Not so long ago, foraging for roots, berries, seeds and funghi would have been considered a rather eccentric pursuit – but these days it’s all the rage among sections of foodie society.
Matthew Oates, a foraging specialist at the National Trust, puts the soaring popularity of exploring forests and coastlines for wild food down to three factors.
First, the media attention. Foraging has been championed by a host of celebrity chefs, led by Hugh Fearnley-Whittingstall, while numerous books have been published on the subject, such as The Forager Handbook by Miles Irving, founder of Forager Ltd.
Second, there has been an influx of people into the UK from Eastern Europe, in particular Poland, who have a culture of foraging for funghi, Mr Oates suggests.
And lastly, foraging is somehow in the zeitgeist, as people grow to appreciate nature more and aspire to “wild” food as a lifestyle choice, he says.
By and large, foraging does not harm the environment, conservationists say. But there are causes for concern when – as alleged by Natural England, in the case of sea kale collection in the Dungeness, Romney Marsh and Rye Bay area – the act of foraging damages the surroundings.
Conservationists are also concerned when the level of foraging becomes too high – a danger if a species is being harvested on a commercial scale, or if a particularly popular food is picked in huge numbers for domestic purposes.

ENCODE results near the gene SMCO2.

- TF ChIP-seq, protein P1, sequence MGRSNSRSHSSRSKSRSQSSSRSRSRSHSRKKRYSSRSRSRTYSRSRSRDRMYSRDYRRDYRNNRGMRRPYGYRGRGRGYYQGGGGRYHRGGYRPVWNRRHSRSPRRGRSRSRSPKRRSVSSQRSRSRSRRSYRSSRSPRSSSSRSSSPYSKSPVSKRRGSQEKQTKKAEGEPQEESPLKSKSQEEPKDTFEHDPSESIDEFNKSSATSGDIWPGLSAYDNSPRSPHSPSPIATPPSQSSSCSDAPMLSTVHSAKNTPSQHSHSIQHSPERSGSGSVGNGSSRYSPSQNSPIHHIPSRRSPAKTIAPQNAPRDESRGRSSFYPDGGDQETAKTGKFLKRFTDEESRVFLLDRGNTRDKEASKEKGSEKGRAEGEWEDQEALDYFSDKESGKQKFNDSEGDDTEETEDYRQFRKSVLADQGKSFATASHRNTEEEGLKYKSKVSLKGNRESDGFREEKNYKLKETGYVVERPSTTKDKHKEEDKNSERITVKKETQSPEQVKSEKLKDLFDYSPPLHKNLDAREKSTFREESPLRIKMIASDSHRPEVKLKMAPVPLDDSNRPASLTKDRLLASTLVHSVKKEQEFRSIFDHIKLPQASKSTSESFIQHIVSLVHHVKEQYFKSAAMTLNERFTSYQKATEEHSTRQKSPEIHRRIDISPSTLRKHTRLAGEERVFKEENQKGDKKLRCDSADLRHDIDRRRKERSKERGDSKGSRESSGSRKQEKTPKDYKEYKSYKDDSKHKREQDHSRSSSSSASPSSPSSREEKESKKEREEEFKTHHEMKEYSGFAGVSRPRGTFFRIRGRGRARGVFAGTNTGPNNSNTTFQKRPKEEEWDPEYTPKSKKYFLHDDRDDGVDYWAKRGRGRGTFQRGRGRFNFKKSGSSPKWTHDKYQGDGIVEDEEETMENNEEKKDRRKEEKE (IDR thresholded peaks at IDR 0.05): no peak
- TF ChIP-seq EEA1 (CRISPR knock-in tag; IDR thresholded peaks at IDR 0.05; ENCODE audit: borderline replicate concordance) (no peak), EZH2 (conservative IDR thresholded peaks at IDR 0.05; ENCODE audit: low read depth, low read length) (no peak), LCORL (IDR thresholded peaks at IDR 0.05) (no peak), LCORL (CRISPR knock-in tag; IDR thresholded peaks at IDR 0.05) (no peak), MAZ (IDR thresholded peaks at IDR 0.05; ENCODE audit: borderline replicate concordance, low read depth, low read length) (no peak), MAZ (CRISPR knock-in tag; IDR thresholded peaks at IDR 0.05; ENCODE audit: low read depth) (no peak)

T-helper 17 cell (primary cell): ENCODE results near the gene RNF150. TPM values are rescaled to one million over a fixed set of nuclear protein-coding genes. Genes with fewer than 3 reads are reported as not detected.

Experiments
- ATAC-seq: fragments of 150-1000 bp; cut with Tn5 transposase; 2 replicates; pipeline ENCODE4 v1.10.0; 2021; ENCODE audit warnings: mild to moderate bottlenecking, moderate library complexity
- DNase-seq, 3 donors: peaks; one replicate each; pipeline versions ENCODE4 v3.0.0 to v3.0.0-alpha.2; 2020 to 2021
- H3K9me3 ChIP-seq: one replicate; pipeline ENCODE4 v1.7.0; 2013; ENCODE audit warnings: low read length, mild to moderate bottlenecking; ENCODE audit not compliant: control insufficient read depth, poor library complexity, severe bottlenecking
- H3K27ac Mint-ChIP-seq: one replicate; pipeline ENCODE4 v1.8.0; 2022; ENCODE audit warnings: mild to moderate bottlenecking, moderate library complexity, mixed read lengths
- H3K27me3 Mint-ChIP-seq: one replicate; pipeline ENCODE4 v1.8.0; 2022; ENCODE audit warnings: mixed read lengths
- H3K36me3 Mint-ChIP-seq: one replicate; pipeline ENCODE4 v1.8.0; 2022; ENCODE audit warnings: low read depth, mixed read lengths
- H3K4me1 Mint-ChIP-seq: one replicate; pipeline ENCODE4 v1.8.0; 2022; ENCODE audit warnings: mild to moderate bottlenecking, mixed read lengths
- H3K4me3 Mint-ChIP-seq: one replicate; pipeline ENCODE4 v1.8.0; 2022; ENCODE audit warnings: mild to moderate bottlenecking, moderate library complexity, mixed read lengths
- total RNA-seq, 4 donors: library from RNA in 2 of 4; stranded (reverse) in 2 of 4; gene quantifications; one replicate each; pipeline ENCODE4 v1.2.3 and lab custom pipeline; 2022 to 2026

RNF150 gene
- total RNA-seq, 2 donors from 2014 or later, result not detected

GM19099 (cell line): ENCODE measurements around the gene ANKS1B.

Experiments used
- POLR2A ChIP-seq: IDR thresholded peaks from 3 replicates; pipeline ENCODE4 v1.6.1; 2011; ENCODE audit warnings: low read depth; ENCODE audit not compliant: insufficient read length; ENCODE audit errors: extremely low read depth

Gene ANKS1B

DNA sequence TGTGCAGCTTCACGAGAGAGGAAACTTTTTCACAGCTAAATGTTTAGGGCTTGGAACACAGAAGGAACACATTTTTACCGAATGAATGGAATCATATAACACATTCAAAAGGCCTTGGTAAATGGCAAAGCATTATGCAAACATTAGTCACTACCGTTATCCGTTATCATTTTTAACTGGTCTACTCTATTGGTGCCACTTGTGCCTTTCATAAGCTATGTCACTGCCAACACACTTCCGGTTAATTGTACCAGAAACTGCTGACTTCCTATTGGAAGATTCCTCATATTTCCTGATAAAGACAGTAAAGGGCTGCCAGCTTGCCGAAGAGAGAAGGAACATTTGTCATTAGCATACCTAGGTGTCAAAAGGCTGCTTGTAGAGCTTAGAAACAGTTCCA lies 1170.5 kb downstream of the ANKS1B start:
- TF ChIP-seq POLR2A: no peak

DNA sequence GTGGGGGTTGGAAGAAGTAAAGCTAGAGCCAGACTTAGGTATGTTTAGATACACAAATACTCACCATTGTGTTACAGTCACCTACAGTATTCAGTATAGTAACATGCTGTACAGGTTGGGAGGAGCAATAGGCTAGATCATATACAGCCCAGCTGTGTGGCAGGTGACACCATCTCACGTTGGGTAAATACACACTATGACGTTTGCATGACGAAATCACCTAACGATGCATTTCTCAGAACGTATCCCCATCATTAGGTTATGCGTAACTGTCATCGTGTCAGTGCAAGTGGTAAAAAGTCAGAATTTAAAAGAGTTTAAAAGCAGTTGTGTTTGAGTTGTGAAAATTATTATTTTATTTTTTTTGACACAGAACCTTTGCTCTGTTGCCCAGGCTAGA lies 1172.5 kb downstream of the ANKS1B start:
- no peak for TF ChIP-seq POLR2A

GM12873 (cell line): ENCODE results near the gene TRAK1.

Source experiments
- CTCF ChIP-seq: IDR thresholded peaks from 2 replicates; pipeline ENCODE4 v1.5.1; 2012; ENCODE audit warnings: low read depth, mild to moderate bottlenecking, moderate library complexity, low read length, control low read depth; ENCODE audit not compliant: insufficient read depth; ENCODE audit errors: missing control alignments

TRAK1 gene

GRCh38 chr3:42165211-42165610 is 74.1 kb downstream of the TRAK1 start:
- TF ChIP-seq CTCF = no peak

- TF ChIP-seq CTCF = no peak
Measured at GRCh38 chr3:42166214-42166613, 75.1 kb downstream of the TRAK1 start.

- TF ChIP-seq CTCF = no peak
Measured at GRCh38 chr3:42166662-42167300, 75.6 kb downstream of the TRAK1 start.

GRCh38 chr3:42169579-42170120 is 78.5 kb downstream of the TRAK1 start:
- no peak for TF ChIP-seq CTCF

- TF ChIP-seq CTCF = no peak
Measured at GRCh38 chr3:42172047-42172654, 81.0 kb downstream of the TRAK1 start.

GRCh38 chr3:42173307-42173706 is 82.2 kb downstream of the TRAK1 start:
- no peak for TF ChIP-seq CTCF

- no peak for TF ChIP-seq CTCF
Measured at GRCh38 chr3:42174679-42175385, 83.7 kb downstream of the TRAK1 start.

In July, leading funghi specialist Sara Cadbury warned that the New Forest is being stripped of mushrooms as celebrity chefs encourage people to “pick anything they can eat”. She called for the park to impose a ban on all mushroom picking in line with a similar one imposed in Epping Forest.
“Fungus is a central part of the web of life – nearly all plants and trees rely on them for their growth, as do many invertebrates,” she said at the time.
Although conservationists are more focused on land-based foraging, coastal food collection is becoming increasingly widespread and beginning to generate concern.
Cockles, winkles, oysters, ragworm, shrimps and salicornia flowering plants are among the most popular coastal species to forage. And there are fears that the scale of foraging in general is becoming so large that the threat could grow from a handful of species in a few areas to much larger numbers of species in bigger areas.
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